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Toenail fungus, or onychomycosis, is a fairly common infection underneath the surface of the toenail that affects about 20% of Americans. Typically, it’s caused by tiny fungal organisms called dermatophytes. (Less commonly, the infection can be caused by molds or yeasts.) Once infected, the toenail often darkens and develops white streaks, becomes thick, and gives off an unpleasant odor. Debris may gather beneath the nail as well.
If left untreated, the infection may spread to other toenails, making it hard to walk. The fungal infection can also travel to your fingernails or skin.
Toenail fungus occurs when any of the following enter your feet through a skin cut or a separation between your nail bed and nail, then grow and thrive:
Even tiny cuts or separations can let in these microscopic organisms. Most commonly, people pick up the microorganisms in warm, moist places such as:
Several factors can make people more prone to toenail fungus. These are:
To following procedures are used in diagnosing toenail fungus:
Though there’s more than one kind of toenail fungus, symptoms are generally similar.
You may have a fungal infection if your toenails are:
Treating toenail fungus can be difficult. The condition is cured by the growth of new, healthy nails, but toenails grow very slowly, which means it can take up to a year for the infection to fully clear. According to the National Institutes of Health, medicines only clear up about half of all cases, and even then, the infection may eventually come back.
Because it can take months for a fungal toenail infection to clear (if it indeed does; half of all cases don’t respond to treatment), you may just have to manage the infected nail.
Here are a few tips:
Depending on the severity of the infection, you and your podiatrist may decide to remove the nail entirely.
Though it is common, toenail fungus is not a disease that is regularly screened for. If you think you have toenail fungus, visit your doctor. She will examine your toenail, and may also take a scraping of the debris beneath it to send to a lab for further testing, and will most likely be able to provide prompt diagnosis and treatment.
Since toenail fungus is so hard to treat, catching it early – or better still, avoiding it in the first place – is important. Regularly inspect your feet and toes, so you spot problems before they become severe.
And practice these healthy habits:
While over-the-counter toenail-fungus medications are available, experts agree they generally aren’t very effective. You physician is more likely to recommend one of these medicines or treatments instead:
Home remedies for toenail fungus haven’t been thoroughly studied, but these two are popular:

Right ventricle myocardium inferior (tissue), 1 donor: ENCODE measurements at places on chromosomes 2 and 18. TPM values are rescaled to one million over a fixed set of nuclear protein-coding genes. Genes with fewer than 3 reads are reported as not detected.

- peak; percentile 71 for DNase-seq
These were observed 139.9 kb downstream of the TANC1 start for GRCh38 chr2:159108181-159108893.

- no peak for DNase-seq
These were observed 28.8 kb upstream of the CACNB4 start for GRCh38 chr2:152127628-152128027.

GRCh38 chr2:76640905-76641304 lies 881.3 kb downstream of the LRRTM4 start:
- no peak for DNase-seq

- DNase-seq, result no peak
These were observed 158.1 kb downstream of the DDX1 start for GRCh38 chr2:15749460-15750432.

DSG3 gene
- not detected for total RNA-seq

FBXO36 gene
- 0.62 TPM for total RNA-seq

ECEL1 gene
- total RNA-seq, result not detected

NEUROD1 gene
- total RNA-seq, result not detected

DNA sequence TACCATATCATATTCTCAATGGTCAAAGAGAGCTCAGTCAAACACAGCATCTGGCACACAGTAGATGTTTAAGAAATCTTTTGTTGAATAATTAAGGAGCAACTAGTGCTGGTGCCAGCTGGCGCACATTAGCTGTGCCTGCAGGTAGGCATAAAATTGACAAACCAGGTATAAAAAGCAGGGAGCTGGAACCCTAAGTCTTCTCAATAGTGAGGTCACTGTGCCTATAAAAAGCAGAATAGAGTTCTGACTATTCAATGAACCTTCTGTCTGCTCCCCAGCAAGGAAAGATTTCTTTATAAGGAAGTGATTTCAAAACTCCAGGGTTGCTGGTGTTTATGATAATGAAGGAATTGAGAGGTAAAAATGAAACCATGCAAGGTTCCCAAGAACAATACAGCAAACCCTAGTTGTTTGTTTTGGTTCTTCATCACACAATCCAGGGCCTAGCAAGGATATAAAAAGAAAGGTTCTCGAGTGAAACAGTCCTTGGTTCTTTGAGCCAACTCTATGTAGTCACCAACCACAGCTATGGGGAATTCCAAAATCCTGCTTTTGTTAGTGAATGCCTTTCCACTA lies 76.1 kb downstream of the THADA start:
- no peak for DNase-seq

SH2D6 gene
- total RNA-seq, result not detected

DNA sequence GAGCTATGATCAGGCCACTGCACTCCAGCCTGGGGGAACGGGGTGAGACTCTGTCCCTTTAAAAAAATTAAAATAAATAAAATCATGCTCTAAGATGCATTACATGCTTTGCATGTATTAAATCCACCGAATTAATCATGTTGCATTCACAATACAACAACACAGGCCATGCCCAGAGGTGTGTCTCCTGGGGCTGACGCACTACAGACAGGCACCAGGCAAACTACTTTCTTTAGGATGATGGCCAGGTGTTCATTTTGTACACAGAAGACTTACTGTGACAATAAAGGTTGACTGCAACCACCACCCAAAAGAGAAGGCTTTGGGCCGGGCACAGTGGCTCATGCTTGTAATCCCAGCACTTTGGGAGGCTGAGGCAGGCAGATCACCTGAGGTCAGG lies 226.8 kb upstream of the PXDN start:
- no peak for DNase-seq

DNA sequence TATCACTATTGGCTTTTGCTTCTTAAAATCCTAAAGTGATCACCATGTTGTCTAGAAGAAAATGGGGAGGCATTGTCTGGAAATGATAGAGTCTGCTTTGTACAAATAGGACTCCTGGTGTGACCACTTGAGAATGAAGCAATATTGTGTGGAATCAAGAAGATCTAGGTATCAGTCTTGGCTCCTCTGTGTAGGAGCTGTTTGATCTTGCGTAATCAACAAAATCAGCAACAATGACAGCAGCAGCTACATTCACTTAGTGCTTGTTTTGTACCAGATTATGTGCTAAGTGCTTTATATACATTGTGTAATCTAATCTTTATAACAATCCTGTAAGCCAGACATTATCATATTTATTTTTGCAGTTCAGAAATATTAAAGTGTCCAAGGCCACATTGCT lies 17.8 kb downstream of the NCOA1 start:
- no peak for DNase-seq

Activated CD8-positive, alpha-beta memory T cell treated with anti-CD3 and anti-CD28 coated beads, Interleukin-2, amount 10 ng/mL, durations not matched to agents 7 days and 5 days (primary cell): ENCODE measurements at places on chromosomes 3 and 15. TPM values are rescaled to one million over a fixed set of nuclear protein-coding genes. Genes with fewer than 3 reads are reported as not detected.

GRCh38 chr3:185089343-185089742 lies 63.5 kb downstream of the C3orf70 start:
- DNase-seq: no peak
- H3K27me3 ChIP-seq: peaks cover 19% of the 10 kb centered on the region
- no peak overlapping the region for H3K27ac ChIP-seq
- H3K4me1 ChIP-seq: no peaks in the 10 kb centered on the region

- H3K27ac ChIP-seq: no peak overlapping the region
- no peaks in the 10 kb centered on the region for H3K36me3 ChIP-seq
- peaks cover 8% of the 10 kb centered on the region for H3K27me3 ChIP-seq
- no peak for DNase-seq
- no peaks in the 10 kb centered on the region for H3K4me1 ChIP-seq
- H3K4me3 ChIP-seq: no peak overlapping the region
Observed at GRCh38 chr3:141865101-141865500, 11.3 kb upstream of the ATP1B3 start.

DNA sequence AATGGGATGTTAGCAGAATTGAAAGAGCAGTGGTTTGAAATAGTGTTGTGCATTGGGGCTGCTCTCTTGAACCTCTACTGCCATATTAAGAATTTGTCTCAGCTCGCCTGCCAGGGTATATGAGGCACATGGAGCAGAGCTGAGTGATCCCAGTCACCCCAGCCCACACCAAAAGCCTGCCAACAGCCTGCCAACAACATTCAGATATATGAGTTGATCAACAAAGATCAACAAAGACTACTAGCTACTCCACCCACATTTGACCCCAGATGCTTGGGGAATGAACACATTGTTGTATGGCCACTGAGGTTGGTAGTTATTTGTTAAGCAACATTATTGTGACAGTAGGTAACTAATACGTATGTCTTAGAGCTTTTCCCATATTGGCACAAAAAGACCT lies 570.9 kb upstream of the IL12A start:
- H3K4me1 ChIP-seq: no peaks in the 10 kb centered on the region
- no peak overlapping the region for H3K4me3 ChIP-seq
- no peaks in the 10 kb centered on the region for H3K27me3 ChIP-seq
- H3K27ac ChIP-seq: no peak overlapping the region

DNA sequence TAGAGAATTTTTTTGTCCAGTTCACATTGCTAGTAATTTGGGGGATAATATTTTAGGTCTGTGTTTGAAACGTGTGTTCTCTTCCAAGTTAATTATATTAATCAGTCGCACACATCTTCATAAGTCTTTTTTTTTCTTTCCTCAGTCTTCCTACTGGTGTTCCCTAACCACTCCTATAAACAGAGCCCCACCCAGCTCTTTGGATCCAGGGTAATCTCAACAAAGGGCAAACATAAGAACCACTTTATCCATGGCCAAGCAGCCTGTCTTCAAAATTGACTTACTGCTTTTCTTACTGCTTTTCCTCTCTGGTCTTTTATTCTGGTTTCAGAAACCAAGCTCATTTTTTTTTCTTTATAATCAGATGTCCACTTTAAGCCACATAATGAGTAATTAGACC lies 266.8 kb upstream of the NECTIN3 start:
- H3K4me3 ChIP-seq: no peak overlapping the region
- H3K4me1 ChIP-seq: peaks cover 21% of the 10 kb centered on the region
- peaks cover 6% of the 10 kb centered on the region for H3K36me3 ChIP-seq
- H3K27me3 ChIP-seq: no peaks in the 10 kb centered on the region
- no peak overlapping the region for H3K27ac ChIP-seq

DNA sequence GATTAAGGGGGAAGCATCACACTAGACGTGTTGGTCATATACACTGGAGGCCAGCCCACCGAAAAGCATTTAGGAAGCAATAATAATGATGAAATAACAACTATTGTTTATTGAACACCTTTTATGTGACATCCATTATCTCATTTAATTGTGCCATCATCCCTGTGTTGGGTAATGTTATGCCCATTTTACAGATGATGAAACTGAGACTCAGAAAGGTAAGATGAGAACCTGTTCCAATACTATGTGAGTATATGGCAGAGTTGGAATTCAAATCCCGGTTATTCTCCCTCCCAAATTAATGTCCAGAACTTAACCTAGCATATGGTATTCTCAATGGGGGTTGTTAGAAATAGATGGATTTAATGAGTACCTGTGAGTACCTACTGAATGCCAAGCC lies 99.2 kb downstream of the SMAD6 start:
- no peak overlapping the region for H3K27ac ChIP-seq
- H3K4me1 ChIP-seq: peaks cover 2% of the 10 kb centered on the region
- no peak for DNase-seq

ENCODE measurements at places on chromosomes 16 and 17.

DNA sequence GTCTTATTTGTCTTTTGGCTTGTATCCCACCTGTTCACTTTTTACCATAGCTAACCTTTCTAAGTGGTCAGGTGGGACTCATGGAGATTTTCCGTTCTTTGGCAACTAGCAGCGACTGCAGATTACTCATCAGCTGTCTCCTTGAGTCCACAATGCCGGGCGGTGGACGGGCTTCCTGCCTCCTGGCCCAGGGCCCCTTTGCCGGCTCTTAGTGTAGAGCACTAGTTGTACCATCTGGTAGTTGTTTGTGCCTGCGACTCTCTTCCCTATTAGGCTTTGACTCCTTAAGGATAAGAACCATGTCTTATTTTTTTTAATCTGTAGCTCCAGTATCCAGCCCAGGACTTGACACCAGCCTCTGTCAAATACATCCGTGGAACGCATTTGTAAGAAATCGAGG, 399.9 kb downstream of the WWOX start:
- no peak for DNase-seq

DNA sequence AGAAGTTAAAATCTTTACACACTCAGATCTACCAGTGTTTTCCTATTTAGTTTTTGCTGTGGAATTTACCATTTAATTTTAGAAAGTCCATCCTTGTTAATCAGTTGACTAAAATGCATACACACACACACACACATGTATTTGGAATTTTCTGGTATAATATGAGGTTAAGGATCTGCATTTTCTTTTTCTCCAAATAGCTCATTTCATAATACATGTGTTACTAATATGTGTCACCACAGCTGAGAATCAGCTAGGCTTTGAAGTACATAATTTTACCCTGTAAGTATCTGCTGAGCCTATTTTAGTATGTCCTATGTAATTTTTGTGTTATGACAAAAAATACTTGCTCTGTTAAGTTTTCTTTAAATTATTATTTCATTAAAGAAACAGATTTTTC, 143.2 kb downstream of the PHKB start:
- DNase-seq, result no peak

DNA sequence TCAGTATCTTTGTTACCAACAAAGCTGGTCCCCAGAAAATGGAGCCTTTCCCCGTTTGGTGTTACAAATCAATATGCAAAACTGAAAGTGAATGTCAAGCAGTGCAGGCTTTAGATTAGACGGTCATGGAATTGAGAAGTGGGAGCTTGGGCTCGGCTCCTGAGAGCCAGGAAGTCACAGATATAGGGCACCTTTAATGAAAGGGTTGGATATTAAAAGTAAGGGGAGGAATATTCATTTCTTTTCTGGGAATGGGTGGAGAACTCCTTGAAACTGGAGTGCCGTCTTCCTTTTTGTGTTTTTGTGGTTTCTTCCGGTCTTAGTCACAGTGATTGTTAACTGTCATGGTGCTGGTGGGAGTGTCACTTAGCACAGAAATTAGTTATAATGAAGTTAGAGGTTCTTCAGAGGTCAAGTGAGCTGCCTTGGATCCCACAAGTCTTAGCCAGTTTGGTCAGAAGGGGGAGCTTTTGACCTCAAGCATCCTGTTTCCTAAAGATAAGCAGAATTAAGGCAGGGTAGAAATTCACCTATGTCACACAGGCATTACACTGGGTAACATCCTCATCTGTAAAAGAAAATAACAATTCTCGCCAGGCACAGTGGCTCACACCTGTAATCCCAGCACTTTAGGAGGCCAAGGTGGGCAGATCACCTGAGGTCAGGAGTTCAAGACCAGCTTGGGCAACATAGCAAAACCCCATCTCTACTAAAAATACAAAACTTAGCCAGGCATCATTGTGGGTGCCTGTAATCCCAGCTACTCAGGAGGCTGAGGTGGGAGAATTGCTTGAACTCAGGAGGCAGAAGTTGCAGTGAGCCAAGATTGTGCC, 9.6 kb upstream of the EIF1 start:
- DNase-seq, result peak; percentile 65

Stick with your medications. You may need to take them for up to a year before you see results—but they won’t work at all if you don’t keep taking them as directed.
Practice good foot hygiene, including washing your feet with soap and water and drying them daily; wearing breathable and comfortable shoes, socks, and hosiery; and keeping your toenails trimmed. Wear shower shoes in public bathing areas, and make sure that any grooming tools used on your feet have been disinfected beforehand. These steps can help keep your infection from spreading or worsening, and in some cases may even temporarily make it subside. See additional prevention methods here.
If you’ve already been diagnosed with toenail fungus, call your doctor if:
Occasionally, the affected area can also develop a bacterial infection. If any of these symptoms occur, contact your physician:
Whether your primary care physician focuses on family, internal, or geriatric medicine, talking to him or her is the best place to begin. Your physician can either treat the fungus or refer you to someone who can. Be sure to check with your insurance carrier about which of these professional services are covered. The following health professionals can all diagnose and treat fungal nail infections:
Knowledge is power when it comes to treating and managing your toenail fungus. Some good questions to ask your doctor include:
April is National Foot Health Awareness Month, founded by the American Podiatric Medical Association. There are a number of online resources for people who want to know more about toenail fungus and foot conditions.
For extensive information on the causes treatments and prevention of toenail fungus, as well as general foot-care tips and a directory of podiatrists, visit: The American Podiatric Medical Association
Interested in the very latest studies and research? Find that, as well as a photo gallery and self-care guidelines, here: The National Library of Medicine’s MedlinePlus website
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